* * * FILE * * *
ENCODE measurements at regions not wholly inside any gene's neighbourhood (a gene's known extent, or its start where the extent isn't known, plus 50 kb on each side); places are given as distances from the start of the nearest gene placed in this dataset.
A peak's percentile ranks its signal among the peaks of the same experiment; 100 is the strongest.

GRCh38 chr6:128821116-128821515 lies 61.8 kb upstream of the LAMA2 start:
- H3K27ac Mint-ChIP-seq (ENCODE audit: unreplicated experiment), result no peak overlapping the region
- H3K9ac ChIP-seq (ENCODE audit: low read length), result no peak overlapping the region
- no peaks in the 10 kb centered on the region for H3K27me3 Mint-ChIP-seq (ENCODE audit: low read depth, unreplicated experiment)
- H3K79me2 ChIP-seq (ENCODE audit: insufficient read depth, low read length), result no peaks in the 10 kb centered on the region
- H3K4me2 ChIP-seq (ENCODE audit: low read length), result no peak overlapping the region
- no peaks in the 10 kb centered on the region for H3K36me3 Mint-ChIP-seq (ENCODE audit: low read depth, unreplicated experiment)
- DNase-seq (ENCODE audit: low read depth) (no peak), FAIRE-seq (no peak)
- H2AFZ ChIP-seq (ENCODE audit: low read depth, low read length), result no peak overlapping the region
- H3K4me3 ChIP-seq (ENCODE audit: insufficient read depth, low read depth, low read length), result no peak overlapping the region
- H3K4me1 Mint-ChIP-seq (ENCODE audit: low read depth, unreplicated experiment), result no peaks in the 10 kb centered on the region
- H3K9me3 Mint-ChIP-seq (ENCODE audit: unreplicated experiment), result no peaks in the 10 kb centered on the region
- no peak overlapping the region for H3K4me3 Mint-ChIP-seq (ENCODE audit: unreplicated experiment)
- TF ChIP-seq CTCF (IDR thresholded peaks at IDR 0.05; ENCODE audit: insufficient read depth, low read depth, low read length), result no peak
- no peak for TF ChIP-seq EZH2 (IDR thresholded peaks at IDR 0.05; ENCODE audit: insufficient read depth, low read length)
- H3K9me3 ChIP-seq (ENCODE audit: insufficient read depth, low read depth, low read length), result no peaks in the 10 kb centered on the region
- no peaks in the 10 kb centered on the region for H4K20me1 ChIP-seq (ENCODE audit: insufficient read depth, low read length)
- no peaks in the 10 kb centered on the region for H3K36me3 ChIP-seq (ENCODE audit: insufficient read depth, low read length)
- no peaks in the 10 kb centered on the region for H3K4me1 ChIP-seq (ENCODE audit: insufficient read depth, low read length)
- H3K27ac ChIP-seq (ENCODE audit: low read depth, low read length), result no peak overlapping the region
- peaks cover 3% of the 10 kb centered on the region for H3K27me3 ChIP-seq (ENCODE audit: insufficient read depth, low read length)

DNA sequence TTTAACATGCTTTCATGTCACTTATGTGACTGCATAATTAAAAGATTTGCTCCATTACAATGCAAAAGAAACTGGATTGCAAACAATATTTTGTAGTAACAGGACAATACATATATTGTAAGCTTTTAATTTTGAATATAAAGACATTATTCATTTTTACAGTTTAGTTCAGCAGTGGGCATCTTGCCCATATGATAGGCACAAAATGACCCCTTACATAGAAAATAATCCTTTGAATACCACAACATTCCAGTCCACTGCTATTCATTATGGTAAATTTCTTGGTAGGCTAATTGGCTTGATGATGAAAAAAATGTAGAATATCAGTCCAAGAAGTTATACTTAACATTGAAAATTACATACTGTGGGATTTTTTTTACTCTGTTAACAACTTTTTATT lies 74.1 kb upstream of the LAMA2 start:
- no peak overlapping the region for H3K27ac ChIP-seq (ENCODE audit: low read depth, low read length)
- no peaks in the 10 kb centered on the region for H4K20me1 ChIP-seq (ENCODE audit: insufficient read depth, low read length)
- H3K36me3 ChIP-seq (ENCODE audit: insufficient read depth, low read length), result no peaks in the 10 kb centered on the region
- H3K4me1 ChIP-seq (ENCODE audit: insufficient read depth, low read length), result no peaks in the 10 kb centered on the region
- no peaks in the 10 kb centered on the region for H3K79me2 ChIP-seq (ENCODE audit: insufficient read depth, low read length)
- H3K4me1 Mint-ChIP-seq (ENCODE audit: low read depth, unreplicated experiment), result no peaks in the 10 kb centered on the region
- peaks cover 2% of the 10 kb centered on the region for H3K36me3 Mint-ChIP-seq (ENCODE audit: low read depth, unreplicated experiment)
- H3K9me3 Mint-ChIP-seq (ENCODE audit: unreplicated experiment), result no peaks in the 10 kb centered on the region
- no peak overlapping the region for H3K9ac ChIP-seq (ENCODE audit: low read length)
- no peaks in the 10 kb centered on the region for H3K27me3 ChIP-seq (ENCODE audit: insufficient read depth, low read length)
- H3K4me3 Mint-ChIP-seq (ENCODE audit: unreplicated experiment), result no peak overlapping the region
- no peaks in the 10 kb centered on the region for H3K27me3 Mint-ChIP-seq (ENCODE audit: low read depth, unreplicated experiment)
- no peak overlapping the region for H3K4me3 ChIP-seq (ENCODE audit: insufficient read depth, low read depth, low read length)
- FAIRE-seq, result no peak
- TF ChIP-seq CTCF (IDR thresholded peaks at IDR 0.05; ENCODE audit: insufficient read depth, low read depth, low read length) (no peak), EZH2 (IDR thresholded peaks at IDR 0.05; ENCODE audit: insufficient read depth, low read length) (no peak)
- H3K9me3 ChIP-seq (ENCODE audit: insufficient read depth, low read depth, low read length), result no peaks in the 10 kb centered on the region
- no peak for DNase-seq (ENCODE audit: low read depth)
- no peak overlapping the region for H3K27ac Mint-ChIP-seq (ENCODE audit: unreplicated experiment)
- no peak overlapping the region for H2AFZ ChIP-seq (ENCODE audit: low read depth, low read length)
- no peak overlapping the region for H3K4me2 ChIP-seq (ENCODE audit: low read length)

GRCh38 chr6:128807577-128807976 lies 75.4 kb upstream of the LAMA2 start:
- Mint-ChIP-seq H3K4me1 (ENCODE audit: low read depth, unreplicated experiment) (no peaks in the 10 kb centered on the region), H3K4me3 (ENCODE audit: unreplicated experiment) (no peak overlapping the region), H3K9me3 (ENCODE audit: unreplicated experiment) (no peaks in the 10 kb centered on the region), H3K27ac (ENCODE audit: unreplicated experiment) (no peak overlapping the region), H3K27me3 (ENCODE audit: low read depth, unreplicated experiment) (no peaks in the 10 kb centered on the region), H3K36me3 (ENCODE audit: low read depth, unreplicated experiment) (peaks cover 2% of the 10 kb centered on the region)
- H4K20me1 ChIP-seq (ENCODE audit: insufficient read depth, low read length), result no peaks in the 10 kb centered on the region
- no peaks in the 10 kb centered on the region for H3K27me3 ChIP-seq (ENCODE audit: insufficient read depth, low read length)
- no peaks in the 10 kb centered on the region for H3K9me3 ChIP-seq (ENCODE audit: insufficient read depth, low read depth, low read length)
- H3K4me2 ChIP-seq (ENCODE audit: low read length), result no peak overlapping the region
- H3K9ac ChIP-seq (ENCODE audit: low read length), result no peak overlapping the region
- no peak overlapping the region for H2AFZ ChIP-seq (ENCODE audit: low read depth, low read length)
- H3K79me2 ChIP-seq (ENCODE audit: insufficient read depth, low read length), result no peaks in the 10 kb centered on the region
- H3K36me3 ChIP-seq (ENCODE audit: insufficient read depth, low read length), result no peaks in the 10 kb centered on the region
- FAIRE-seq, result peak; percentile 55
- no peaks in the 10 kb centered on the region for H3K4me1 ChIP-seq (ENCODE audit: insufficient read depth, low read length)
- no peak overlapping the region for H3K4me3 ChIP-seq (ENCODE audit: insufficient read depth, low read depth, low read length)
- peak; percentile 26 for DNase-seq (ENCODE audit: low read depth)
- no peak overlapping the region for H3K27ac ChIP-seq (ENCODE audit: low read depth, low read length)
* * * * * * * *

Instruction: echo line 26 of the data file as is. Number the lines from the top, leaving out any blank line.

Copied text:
- no peaks in the 10 kb centered on the region for H4K20me1 ChIP-seq (ENCODE audit: insufficient read depth, low read length)